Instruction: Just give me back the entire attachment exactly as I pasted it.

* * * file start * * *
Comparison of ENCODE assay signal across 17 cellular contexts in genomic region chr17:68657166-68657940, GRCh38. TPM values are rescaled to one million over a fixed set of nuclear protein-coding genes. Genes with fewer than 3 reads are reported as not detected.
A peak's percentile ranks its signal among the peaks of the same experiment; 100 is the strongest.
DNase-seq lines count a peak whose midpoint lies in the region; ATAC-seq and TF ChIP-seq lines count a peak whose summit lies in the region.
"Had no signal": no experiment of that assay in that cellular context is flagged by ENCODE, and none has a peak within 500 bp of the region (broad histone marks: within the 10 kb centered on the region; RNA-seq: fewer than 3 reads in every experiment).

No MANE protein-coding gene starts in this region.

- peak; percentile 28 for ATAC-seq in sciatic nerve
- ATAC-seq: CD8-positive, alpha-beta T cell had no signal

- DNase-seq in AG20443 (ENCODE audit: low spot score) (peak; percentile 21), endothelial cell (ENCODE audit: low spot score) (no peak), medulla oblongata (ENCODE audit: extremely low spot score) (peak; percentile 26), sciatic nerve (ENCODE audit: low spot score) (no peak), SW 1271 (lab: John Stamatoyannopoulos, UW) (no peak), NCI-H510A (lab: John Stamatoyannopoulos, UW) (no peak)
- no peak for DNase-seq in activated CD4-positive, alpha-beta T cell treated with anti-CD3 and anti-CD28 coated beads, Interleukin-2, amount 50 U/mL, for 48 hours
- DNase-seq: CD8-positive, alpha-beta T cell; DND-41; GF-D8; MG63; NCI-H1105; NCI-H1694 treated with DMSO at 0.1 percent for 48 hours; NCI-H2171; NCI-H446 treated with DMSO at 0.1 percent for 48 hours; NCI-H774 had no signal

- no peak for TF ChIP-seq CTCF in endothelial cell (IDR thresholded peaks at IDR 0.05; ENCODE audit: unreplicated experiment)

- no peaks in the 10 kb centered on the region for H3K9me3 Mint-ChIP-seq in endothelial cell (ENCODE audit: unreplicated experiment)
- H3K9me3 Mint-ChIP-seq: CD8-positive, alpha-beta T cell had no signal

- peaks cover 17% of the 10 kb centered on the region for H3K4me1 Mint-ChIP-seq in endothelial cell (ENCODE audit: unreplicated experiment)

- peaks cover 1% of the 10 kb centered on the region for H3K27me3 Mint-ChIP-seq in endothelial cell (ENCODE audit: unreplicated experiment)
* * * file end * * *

Comparison of ENCODE assay signal across 17 cellular contexts in genomic region chr17:68657166-68657940, GRCh38. TPM values are rescaled to one million over a fixed set of nuclear protein-coding genes. Genes with fewer than 3 reads are reported as not detected.
A peak's percentile ranks its signal among the peaks of the same experiment; 100 is the strongest.
DNase-seq lines count a peak whose midpoint lies in the region; ATAC-seq and TF ChIP-seq lines count a peak whose summit lies in the region.
"Had no signal": no experiment of that assay in that cellular context is flagged by ENCODE, and none has a peak within 500 bp of the region (broad histone marks: within the 10 kb centered on the region; RNA-seq: fewer than 3 reads in every experiment).

No MANE protein-coding gene starts in this region.

- peak; percentile 28 for ATAC-seq in sciatic nerve
- ATAC-seq: CD8-positive, alpha-beta T cell had no signal

- DNase-seq in AG20443 (ENCODE audit: low spot score) (peak; percentile 21), endothelial cell (ENCODE audit: low spot score) (no peak), medulla oblongata (ENCODE audit: extremely low spot score) (peak; percentile 26), sciatic nerve (ENCODE audit: low spot score) (no peak), SW 1271 (lab: John Stamatoyannopoulos, UW) (no peak), NCI-H510A (lab: John Stamatoyannopoulos, UW) (no peak)
- no peak for DNase-seq in activated CD4-positive, alpha-beta T cell treated with anti-CD3 and anti-CD28 coated beads, Interleukin-2, amount 50 U/mL, for 48 hours
- DNase-seq: CD8-positive, alpha-beta T cell; DND-41; GF-D8; MG63; NCI-H1105; NCI-H1694 treated with DMSO at 0.1 percent for 48 hours; NCI-H2171; NCI-H446 treated with DMSO at 0.1 percent for 48 hours; NCI-H774 had no signal

- no peak for TF ChIP-seq CTCF in endothelial cell (IDR thresholded peaks at IDR 0.05; ENCODE audit: unreplicated experiment)

- no peaks in the 10 kb centered on the region for H3K9me3 Mint-ChIP-seq in endothelial cell (ENCODE audit: unreplicated experiment)
- H3K9me3 Mint-ChIP-seq: CD8-positive, alpha-beta T cell had no signal

- peaks cover 17% of the 10 kb centered on the region for H3K4me1 Mint-ChIP-seq in endothelial cell (ENCODE audit: unreplicated experiment)

- peaks cover 1% of the 10 kb centered on the region for H3K27me3 Mint-ChIP-seq in endothelial cell (ENCODE audit: unreplicated experiment)